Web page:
Police investigate possible refugee link to dozens of reported assaults at Swedish festivals

Several dozen women reported being raped or sexually assaulted at two music festivals in Sweden last weekend, according to police who said Tuesday they were investigating claims this was yet another string of attacks by refugees or foreign visitors.

Police faced a backlash earlier this year for failing to inform the public of widespread sexual assaults against teenage girls at a Swedish music festival a year ago, which came to light in January after a series of New Year's Eve sexual assaults and robberies linked to refugees in Cologne, Germany.

Police Inspector Leif Nystrom said there had been 32 reports of attacks by boys or young men at a three-day festival in the city of Karlstad, 190 miles west of the capital, Stockholm. The youngest alleged victim was 12. Police identified seven young men they wanted to question.

Meanwhile in Norrkoping, police told local media that they that were investigating five cases of alleged rape and more than a dozen suspected sexual assaults at the Bravalla Festival in the city, southwest of Stockholm.

Police initially described the suspects as "foreign young men," the UK Telegraph reported. One 15-year-old girl told a local newspaper "foreign youths" molested five of her six friends.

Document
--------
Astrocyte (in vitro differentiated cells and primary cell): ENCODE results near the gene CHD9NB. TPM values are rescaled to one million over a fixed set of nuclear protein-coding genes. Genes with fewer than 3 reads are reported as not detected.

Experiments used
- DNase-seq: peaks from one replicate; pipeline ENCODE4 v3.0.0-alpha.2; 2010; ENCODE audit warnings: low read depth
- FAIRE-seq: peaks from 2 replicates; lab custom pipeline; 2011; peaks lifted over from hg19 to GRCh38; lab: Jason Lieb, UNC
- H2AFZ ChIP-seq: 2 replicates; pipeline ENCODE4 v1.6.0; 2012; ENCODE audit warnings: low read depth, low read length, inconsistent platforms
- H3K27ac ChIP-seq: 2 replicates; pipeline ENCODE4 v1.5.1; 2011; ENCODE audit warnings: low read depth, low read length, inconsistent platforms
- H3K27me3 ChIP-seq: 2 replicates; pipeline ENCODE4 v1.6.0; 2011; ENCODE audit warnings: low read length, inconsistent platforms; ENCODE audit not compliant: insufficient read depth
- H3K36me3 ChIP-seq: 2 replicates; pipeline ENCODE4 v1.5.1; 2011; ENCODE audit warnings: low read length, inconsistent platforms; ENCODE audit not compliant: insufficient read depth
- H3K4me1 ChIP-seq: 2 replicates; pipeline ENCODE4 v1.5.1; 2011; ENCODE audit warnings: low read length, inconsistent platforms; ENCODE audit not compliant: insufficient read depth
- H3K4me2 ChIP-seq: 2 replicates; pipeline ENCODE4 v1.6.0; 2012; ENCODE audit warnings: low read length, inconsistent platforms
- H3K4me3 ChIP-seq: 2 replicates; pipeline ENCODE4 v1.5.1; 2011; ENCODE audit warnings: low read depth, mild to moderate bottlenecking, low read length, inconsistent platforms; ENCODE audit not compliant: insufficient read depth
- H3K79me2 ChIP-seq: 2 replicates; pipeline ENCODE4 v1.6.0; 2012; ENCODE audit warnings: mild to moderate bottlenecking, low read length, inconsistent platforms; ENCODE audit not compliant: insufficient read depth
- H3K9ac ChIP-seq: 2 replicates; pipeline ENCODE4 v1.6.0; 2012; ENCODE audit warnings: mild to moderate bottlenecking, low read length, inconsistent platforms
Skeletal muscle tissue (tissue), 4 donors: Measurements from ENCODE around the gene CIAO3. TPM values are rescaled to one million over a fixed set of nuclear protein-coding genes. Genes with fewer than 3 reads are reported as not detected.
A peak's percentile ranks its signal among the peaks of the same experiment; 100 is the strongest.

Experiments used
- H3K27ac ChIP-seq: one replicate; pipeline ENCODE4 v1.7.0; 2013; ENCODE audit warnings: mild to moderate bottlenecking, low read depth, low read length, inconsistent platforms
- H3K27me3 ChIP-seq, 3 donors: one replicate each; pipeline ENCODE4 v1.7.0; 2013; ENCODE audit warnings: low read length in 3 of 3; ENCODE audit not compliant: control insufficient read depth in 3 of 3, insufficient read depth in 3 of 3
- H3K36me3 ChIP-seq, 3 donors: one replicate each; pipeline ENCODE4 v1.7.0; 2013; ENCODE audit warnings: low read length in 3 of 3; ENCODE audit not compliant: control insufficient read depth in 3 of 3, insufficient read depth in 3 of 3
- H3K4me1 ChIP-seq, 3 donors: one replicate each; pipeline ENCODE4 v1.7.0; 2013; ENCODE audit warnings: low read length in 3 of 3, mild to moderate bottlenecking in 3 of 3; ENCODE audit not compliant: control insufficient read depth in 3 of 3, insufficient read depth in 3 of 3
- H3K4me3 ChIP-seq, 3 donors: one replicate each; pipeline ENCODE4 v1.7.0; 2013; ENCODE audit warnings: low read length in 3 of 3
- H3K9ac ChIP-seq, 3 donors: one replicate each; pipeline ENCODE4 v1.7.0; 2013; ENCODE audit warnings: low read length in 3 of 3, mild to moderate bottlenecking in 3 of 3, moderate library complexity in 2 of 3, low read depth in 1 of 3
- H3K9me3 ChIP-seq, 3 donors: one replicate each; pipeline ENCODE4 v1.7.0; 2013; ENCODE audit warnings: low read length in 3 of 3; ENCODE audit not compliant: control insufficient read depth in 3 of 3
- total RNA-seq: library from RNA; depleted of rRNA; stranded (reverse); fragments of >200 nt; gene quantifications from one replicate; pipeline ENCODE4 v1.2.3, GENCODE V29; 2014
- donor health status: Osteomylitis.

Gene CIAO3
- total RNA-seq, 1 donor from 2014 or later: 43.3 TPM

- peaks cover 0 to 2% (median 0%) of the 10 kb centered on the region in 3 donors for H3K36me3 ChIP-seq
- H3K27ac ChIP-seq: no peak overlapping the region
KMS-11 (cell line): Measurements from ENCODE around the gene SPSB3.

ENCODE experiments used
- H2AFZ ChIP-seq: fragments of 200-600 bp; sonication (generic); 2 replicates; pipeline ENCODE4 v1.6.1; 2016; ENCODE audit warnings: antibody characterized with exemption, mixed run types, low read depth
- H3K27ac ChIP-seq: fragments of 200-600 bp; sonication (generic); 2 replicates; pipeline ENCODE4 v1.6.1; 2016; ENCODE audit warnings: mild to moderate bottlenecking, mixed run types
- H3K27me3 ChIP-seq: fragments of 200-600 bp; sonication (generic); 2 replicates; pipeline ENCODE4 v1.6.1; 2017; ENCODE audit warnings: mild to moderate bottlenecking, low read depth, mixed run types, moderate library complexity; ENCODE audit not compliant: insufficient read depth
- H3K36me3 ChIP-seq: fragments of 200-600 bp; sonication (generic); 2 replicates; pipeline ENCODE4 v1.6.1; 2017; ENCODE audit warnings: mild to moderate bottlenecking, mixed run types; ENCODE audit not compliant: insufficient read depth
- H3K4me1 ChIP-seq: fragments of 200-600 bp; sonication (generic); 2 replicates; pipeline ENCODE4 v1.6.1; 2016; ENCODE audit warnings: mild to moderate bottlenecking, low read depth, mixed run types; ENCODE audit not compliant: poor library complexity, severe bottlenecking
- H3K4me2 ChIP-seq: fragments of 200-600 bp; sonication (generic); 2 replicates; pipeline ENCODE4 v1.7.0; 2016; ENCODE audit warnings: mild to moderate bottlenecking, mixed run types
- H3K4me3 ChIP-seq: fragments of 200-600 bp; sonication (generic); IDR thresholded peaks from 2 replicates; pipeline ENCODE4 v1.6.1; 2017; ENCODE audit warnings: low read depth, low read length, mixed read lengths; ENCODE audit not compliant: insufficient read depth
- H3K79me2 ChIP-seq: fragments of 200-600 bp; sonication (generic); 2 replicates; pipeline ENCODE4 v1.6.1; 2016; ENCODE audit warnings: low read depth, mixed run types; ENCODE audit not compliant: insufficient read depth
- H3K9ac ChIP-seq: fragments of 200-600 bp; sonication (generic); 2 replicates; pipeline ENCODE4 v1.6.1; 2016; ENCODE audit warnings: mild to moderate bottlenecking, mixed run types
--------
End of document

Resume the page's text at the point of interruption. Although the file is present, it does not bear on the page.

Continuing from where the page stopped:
After playing in Norrkoping, British rock band Mumford & Sons posted a note on their Facebook site saying they were "appalled ... and gutted by these reports" of rape and sexual assault.

The band said Tuesday they would not play Bravalla again unless police and organizers could assure them that they are "doing something to combat what appears to be a disgustingly high rate of reported sexual violence."

Swedish pop singer Zara Larsson said the attackers "deserved to burn in hell." She also tweeted, "Damn you people who shamelessly rape a girl in public."

Swedish Prime Minister Stefan Lofven described the situation as "totally unacceptable" and said that laws on sexual assault would be tightened.

"We are in the process of reviewing them," he said in a speech at a political seminar. "It's also important that we continue to ensure that police, prosecutors and other officials are better equipped to investigate such crimes and actually catch the perpetrators."

"We want to catch the suspects because we need to talk to them," Nystrom said. "The number of such cases has increased slightly since last year, but I'm really not sure if this is a common problem at festivals."

In neighboring Denmark, where the annual weeklong Roskilde rock festival attended by 130,000 people wound up on Sunday, police said they had reports of five cases of alleged rape or sexual assault, which police officer Carsten Andersen described as "nothing out of the ordinary at such a big event, although every single case is too much."

The Associated Press contributed to this report.